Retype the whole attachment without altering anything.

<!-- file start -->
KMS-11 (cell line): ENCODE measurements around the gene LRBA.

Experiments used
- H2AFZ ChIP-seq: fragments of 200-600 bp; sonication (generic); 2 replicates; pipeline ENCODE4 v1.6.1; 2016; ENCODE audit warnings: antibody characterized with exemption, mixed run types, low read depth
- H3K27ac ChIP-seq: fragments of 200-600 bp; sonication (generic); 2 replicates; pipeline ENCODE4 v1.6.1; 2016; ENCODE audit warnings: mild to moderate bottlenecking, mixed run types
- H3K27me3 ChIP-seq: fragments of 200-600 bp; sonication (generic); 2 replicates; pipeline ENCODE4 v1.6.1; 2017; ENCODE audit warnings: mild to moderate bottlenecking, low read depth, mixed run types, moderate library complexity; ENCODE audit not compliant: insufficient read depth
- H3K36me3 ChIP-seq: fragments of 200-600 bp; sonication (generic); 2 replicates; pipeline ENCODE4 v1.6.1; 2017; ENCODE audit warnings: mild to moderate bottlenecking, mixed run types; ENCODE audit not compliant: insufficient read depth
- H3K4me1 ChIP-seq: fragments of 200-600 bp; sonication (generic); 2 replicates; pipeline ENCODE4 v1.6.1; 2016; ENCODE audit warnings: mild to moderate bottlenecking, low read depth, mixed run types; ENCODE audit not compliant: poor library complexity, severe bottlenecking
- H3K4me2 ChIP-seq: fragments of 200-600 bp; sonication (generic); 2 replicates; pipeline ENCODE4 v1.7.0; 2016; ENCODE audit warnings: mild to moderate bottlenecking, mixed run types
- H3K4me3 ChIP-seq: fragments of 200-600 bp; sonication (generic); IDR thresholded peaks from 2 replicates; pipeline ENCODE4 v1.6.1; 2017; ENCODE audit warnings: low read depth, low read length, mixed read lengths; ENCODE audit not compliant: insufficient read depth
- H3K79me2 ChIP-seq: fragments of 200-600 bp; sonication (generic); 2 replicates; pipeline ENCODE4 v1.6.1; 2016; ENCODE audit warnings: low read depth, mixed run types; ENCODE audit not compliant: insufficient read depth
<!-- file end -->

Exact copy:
KMS-11 (cell line): ENCODE measurements around the gene LRBA.

Experiments used
- H2AFZ ChIP-seq: fragments of 200-600 bp; sonication (generic); 2 replicates; pipeline ENCODE4 v1.6.1; 2016; ENCODE audit warnings: antibody characterized with exemption, mixed run types, low read depth
- H3K27ac ChIP-seq: fragments of 200-600 bp; sonication (generic); 2 replicates; pipeline ENCODE4 v1.6.1; 2016; ENCODE audit warnings: mild to moderate bottlenecking, mixed run types
- H3K27me3 ChIP-seq: fragments of 200-600 bp; sonication (generic); 2 replicates; pipeline ENCODE4 v1.6.1; 2017; ENCODE audit warnings: mild to moderate bottlenecking, low read depth, mixed run types, moderate library complexity; ENCODE audit not compliant: insufficient read depth
- H3K36me3 ChIP-seq: fragments of 200-600 bp; sonication (generic); 2 replicates; pipeline ENCODE4 v1.6.1; 2017; ENCODE audit warnings: mild to moderate bottlenecking, mixed run types; ENCODE audit not compliant: insufficient read depth
- H3K4me1 ChIP-seq: fragments of 200-600 bp; sonication (generic); 2 replicates; pipeline ENCODE4 v1.6.1; 2016; ENCODE audit warnings: mild to moderate bottlenecking, low read depth, mixed run types; ENCODE audit not compliant: poor library complexity, severe bottlenecking
- H3K4me2 ChIP-seq: fragments of 200-600 bp; sonication (generic); 2 replicates; pipeline ENCODE4 v1.7.0; 2016; ENCODE audit warnings: mild to moderate bottlenecking, mixed run types
- H3K4me3 ChIP-seq: fragments of 200-600 bp; sonication (generic); IDR thresholded peaks from 2 replicates; pipeline ENCODE4 v1.6.1; 2017; ENCODE audit warnings: low read depth, low read length, mixed read lengths; ENCODE audit not compliant: insufficient read depth
- H3K79me2 ChIP-seq: fragments of 200-600 bp; sonication (generic); 2 replicates; pipeline ENCODE4 v1.6.1; 2016; ENCODE audit warnings: low read depth, mixed run types; ENCODE audit not compliant: insufficient read depth